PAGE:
Learning from Wikileaks

Over the weekend, Julian Assange, the reclusive renegade computer hacker who has made a career of unveiling government and corporate secrets on the whistle-blower website Wikileaks, confounded American policymakers for the second time in three months when he released nearly 400,000 classified field reports from the war in Iraq. In July, Wikileaks posted 90,000 classified documents describing a litany of strategic setbacks, human rights abuses and widespread corruption in the government of Afghan President Hamid Karzai. The latest leak of Iraq materials is said to be the largest unauthorized disclosure of secret military documents in U.S. history.

The most recent revelations, which offer evidence of widespread killings and torture of detainees by Iraqi security forces enjoying tacit American approval, and an Iran increasingly emboldened to manipulate events behind the scenes, come at an awkward moment for the Obama administration. While American officials continue to insist that plans to withdraw all U.S. forces from the country by the end of next year remain on track, the documents' description of a country besieged by threats of sectarian violence and at the mercy of meddling neighbors raises the question of whether Iraq would immediately slip back into chaos if U.S. forces left.

Though the general outlines of the new material have been published previously, the Wikileaks cache provides a far more in-depth and specific account of some of the most brutal episodes of the war from the perspective of soldiers on the ground. Among other things, the reports suggest that flagrant human rights abuses by Iraqi government forces widened the sectarian and ethnic divides that continue to frustrate efforts to achieve stability there.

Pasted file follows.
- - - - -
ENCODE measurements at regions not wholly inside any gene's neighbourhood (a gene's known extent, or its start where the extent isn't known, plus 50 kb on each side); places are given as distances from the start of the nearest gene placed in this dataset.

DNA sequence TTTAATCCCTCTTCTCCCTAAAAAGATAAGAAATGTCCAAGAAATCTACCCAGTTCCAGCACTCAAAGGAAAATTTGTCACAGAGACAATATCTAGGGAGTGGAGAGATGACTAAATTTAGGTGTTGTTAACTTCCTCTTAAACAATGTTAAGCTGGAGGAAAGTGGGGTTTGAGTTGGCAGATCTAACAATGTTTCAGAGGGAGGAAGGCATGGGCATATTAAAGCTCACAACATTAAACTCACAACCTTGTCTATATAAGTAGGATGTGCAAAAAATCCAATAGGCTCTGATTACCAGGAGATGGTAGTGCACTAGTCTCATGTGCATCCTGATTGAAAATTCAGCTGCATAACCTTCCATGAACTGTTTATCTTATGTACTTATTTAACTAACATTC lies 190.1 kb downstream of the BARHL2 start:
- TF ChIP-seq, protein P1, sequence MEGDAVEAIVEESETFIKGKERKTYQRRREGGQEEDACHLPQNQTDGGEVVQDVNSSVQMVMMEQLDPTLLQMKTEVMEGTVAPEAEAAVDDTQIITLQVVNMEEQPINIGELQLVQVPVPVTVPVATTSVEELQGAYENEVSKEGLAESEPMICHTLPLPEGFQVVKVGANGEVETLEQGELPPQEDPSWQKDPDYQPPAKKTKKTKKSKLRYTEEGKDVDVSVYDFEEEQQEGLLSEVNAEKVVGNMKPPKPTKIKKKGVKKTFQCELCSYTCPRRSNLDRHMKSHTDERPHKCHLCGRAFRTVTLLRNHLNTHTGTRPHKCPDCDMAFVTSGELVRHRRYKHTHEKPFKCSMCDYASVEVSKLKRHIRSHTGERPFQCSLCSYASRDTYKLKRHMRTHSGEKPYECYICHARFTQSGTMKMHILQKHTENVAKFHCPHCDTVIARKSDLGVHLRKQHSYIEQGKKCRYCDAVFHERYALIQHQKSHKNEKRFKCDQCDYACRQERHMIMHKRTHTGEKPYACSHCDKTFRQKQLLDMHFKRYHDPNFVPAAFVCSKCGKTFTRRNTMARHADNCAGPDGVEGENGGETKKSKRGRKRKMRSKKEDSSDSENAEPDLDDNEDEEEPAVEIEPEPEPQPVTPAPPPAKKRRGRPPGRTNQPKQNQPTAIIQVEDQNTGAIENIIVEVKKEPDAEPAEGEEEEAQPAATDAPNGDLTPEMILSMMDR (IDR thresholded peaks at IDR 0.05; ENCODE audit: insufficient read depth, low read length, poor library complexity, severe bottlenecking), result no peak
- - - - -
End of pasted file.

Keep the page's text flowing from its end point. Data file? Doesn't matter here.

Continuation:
Mr. Assange justified releasing the secret war logs by saying he wanted to expose "the truth" about America's involvement in Iraq. But the U.S. government is investigating him for possible violation of espionage laws, and even some of his supporters reportedly have begun to suspect that he suffers from delusions of grandeur or worse.

Yet, however flawed the messenger may be, Americans ignore the message in these documents at their peril. U.S. military advisors who tolerated the torture and killing of innocent civilians in the name of quickly turning over responsibility for security to Iraqi forces did the country they were trying to help no favors. Indeed, they probably damaged the overall U.S. mission there by inadvertently creating a whole new constellation of grievances for al-Qaeda and its allies to exploit.

As U.S. commanders in Afghanistan contemplate a similar accelerated transfer of security responsibilities to indigenous forces in that country, they would do well to remember that turning a blind eye to atrocities committed by allies is unlikely to create the kind of long-term, countrywide stability that eventually would allow U.S. forces to withdraw. On the contrary, tolerating such abuses almost certainly will only prolong the conflict and increase its cost in blood and treasure.

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